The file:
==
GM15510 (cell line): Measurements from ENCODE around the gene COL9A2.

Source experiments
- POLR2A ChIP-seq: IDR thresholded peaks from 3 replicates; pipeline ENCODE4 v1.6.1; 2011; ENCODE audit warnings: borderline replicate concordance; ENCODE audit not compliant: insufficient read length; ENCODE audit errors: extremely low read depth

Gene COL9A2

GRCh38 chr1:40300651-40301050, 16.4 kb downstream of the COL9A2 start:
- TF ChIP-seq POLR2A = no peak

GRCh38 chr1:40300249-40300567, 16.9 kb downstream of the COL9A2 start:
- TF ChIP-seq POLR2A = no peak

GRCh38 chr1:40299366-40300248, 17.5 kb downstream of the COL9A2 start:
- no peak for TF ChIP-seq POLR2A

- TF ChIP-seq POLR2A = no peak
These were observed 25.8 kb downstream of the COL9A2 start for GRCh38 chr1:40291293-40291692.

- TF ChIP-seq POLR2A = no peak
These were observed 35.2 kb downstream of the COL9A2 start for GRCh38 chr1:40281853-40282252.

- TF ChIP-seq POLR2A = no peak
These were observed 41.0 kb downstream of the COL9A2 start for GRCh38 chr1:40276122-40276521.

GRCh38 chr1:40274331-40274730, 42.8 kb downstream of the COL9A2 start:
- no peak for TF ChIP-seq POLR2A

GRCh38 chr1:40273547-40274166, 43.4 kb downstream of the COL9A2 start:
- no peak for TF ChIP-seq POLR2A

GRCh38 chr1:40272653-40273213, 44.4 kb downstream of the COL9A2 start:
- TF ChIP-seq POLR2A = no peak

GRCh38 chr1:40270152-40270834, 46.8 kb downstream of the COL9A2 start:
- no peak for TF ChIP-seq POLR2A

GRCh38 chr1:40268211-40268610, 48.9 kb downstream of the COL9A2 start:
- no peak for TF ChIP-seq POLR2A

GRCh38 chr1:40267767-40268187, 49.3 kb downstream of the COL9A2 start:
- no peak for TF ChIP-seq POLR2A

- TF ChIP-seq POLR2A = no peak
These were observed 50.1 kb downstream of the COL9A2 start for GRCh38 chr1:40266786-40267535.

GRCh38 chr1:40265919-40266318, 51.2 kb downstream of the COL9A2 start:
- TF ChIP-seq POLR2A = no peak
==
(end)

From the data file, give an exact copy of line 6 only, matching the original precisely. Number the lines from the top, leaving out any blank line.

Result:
- TF ChIP-seq POLR2A = no peak